I think this sequence embodies the idea that movies are often a kind of mad fantasy in which we fall sway, one which we then leave for sanity. Sometimes the film involves a character engaging in violent retribution before order is restored, or a dream of obscene wealth before they return to normal, or only slightly wealthier, life. Here, we have a character, Christine, who is extraordinarily charismatic, for whom we can understand Isabelle’s attraction, yet who also has all the qualities of the archetypal villain. She has no details which might make her more human, rather than an ideal for veneration or hatred – the one personal story she tells about herself is completely made up. Where Bleichert in Dahlia was a blank allowing him to be the ideal proxy for vicarious erotic adventures, Isabelle is a blank who serves as a proxy victim. We wish to see Christine punished for what she did to Isabelle, punish her as a proxy for people who’ve humiliated us, the viewer, and yet we do not wish any guilt for doling out this punishment. In Love Crime, it is obvious from the outset that Isabelle is the killer. Here, it is left unclear, and Isabelle is at her most sympathetic in the scenes after her arrest, and we do not wish her to be guilty.

In Love Crime, we’re shown Isabelle transformed by Christine’s betrayal, and then changed again by her killing. The Isabelle of Passion, appears unchanged – the betrayals of Dirk and Elizabeth hurt her deeply, yet there is no sense that something in her character has been re-forged. Arguably, the same callousness that Christine shows is there in Isabelle. Christine is deeply manipulative, and Isabelle has no problem with being equally manipulative, though she does not quite have Christine’s skill at it – yet. A key line, not there in the original’s scene, comes at the business party. I bold it:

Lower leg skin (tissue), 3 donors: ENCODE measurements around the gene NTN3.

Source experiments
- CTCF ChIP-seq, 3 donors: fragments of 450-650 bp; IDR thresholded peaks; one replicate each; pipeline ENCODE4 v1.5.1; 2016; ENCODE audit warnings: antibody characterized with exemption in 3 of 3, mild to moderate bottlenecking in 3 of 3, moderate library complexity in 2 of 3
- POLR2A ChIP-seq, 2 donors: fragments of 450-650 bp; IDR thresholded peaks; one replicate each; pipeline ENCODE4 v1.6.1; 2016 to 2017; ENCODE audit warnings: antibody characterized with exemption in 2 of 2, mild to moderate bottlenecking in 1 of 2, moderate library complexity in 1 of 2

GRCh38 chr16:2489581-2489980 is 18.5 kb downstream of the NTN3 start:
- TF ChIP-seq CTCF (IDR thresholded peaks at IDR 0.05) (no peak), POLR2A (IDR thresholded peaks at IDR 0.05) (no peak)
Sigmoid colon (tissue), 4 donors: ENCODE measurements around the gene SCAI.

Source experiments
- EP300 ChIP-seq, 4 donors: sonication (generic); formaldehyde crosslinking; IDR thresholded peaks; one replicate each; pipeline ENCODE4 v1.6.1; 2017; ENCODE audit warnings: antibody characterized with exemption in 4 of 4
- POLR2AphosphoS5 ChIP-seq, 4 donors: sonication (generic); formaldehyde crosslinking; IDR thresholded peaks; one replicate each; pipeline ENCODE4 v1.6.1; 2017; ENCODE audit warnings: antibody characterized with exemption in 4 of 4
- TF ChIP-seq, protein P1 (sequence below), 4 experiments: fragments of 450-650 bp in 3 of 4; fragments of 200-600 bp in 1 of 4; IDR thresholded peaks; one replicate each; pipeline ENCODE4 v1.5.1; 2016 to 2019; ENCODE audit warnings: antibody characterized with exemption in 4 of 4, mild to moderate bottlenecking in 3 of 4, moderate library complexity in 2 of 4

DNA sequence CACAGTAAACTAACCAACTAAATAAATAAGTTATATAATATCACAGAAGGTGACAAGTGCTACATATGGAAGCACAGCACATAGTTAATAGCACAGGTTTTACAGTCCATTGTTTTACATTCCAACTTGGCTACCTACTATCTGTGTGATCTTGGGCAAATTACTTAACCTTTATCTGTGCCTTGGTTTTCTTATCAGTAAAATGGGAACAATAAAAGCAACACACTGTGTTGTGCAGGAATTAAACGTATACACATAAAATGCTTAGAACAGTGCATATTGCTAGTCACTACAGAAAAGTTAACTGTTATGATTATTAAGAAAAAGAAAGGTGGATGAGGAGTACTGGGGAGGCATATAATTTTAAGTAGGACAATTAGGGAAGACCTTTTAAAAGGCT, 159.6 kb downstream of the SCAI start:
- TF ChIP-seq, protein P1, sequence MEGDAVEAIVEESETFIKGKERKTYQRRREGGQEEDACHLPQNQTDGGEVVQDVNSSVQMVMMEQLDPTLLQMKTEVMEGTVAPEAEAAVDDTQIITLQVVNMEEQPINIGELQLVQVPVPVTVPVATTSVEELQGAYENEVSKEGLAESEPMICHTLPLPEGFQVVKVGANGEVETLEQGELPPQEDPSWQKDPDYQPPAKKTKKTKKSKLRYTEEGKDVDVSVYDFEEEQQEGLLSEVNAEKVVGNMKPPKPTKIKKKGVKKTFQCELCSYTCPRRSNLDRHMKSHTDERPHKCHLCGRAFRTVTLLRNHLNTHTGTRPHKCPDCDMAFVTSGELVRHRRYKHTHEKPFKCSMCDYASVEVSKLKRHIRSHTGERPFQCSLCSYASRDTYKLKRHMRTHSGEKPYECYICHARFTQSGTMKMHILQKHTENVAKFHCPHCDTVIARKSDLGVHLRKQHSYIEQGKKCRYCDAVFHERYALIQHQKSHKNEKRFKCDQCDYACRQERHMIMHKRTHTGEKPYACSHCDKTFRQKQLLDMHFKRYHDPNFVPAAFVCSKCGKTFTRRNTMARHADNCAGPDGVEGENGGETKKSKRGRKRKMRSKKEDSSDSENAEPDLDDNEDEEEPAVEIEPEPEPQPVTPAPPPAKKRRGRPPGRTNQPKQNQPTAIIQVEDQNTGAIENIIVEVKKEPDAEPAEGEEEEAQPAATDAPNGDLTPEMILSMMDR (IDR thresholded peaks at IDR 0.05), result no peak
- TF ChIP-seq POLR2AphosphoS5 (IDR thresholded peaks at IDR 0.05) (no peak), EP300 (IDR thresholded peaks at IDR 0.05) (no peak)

CHRISTINE
Well, you see that guy over there, the bald guy, with his nose in his drink?

ISABELLE
Yeah.

He’s a very big fish for our company. If you land him, you can run the account.

ISABELLE
Oh, I-I can’t. I’m not like you. I don’t know how to do this.

CHRISTINE
You’re more like me than you think.

Isabelle must attempt to seduce this man to get what she wants; she perhaps accedes to Christine’s kiss for this purpose as well. Christine is a woman who wants men to wear a mask of her own face when they have sex with her, she is in love with herself, and this is why she is drawn to Isabelle: because this woman is so much like her. In Love Crime, Christine tells Isabelle that she’ll force her to resign; Passion has Christine making the threat not to Isabelle, but to Dani. Despite all that has happened, she wants Isabelle to stay. It is Dani, the one of intemperate and passionate feeling, that she views as the malign influence. This makes sense because all the ill consequences of the movie arise when these people truly have feelings for each other, and the games they play have hurtful consequences, and cannot be laughed away. Isabelle is someone who keeps herself closed off to most people, so that when her openness to Dirk and Christine is abused, it is more devastating than they realize. Just as Christine is manipulative of Isabelle’s affection for her, taking it for granted that it will always be there, so Isabelle is aware of Dani’s devotion to her, and exploits it. What she does not know is the depth of that feeling. The underlying passion of each goes unacknowledged by the other, and for each it ends up destroying them.

That Isabelle knows Dani is in her power, and that she assumes a deference on her part, is there after Isabelle gives Christine her judas kiss, in a line which will then be twisted back on Isabelle. It is not in the original, and makes clear again the way that Isabelle does not change in this movie, but always is a queen in waiting:

DANI
Isabelle, what are you doing?

ISABELLE
What’d you mean?

DANI
Kissing that bitch? I saw you. After all she done?

ISABELLE